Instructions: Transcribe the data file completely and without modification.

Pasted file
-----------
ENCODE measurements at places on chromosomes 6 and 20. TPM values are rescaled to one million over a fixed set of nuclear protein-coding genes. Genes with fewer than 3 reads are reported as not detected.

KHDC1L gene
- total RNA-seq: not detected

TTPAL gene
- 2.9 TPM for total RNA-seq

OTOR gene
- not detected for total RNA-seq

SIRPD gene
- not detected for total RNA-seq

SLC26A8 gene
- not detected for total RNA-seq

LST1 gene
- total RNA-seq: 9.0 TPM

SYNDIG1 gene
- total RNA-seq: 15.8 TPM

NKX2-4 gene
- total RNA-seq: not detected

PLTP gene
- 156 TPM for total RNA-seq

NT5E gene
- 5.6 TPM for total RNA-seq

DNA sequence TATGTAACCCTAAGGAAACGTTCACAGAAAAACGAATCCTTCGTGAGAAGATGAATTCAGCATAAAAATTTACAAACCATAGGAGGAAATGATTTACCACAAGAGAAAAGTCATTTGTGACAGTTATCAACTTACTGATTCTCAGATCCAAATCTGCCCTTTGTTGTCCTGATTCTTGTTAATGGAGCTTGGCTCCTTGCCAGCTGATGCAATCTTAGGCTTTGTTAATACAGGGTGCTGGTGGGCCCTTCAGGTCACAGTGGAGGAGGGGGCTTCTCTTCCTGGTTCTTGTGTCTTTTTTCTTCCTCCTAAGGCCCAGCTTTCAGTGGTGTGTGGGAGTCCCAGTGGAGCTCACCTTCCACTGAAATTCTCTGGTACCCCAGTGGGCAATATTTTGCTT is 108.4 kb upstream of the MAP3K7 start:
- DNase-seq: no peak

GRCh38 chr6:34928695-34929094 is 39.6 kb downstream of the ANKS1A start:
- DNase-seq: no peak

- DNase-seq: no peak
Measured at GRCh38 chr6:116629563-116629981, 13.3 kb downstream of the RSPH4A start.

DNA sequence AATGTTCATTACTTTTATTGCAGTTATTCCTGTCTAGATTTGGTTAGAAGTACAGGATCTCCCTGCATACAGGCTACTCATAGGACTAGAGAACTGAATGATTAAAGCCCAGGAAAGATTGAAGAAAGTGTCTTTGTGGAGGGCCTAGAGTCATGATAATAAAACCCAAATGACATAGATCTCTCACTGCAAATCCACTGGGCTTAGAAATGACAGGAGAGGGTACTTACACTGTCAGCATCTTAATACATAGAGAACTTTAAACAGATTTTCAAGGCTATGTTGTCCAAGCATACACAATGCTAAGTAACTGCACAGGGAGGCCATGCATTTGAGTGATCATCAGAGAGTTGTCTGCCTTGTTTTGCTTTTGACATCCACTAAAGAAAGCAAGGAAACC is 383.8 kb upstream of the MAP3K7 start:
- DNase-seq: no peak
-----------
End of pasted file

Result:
ENCODE measurements at places on chromosomes 6 and 20. TPM values are rescaled to one million over a fixed set of nuclear protein-coding genes. Genes with fewer than 3 reads are reported as not detected.

KHDC1L gene
- total RNA-seq: not detected

TTPAL gene
- 2.9 TPM for total RNA-seq

OTOR gene
- not detected for total RNA-seq

SIRPD gene
- not detected for total RNA-seq

SLC26A8 gene
- not detected for total RNA-seq

LST1 gene
- total RNA-seq: 9.0 TPM

SYNDIG1 gene
- total RNA-seq: 15.8 TPM

NKX2-4 gene
- total RNA-seq: not detected

PLTP gene
- 156 TPM for total RNA-seq

NT5E gene
- 5.6 TPM for total RNA-seq

DNA sequence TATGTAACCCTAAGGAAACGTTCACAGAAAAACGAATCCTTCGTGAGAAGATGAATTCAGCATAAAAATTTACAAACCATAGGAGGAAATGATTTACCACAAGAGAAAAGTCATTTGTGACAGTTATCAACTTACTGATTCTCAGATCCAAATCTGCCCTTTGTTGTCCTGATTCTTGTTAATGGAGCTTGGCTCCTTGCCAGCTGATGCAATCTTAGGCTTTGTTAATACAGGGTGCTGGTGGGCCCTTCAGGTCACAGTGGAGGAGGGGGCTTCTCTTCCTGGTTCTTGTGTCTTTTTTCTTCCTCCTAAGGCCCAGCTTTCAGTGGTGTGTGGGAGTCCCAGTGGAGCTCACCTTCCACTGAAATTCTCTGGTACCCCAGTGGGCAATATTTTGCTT is 108.4 kb upstream of the MAP3K7 start:
- DNase-seq: no peak

GRCh38 chr6:34928695-34929094 is 39.6 kb downstream of the ANKS1A start:
- DNase-seq: no peak

- DNase-seq: no peak
Measured at GRCh38 chr6:116629563-116629981, 13.3 kb downstream of the RSPH4A start.

DNA sequence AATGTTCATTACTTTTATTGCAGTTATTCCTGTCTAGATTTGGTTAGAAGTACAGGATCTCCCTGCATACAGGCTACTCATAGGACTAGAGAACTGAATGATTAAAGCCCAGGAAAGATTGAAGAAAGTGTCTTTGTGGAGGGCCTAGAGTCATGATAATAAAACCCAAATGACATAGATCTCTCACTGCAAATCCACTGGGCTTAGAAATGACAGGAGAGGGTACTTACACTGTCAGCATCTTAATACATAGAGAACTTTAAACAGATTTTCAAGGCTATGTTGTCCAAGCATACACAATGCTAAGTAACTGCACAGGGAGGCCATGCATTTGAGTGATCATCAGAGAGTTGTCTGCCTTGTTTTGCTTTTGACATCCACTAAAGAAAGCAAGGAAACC is 383.8 kb upstream of the MAP3K7 start:
- DNase-seq: no peak